Portrait of Paul Revere, by John Singleton Copley, Museum of Fine Arts, Boston

We remember Paul Revere as the horseman who rode out to warn the people of Massachusetts in April 1775 that the redcoats were coming. In his own time he was best known as a talented silversmith. His friend Copley has painted him here with a superb silver teapot, custom made for one of Revere’s clients. The teapot itself displayed Revere’s magnificent craftsmanship, and the painting of the teapot gives Copley a chance to display his own craftsmanship: he makes the teapot shine in paint as it would have done in real life. Paul Revere is an example of the artisans who played such a large role in the American Revolutio—hardworking, skillful, self-employed, and proud, ready to defend their rights.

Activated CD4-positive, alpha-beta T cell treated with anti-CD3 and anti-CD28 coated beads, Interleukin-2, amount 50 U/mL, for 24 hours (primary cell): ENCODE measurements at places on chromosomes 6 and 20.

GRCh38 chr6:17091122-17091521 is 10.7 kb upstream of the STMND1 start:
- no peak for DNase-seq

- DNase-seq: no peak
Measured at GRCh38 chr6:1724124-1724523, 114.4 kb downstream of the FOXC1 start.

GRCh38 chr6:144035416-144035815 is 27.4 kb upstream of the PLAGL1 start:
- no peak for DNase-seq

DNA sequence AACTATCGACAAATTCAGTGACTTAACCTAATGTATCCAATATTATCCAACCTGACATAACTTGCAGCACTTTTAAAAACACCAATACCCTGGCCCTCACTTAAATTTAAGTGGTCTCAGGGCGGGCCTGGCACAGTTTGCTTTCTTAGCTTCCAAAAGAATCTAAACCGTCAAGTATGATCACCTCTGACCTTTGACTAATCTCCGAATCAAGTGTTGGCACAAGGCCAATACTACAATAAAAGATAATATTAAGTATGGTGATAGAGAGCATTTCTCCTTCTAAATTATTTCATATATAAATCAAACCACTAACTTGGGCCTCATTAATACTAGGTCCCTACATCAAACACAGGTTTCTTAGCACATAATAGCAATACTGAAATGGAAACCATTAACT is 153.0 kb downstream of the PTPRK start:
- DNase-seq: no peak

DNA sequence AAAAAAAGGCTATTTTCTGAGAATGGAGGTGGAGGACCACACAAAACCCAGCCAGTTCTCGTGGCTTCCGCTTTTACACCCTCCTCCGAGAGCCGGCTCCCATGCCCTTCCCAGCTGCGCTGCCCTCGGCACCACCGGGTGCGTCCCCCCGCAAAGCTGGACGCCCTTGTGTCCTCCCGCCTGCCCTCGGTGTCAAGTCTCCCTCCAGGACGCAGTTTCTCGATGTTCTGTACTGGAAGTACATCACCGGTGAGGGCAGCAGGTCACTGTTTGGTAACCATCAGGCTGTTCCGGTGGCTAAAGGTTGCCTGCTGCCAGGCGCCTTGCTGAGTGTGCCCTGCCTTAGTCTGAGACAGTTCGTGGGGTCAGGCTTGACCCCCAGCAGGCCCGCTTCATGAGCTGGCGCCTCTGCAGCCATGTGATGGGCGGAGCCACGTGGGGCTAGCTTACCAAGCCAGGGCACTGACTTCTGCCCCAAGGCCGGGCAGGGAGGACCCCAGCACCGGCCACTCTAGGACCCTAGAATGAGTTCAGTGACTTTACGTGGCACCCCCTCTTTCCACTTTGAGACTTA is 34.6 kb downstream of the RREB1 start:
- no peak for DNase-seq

The Exhumation of the Mastodon, by Charles Willson Peale, Maryland Historical Society

Some of America’s best early painters were also scientists. Besides Charles Willson Peale, another example is John James Audubon. They painted subjects of scientific interest. Peale here shows himself and his family in charge of the exhumation of a prehistoric mastodon. The artist-scientist shows off a painting within a painting: his rendering of a long mastodon bone. The image also demonstrates for us an example of technology at the beginning of the nineteenth century.

Pat Lyon at the Forge, by John Neagle (1829)Museum of Fine Arts, Boston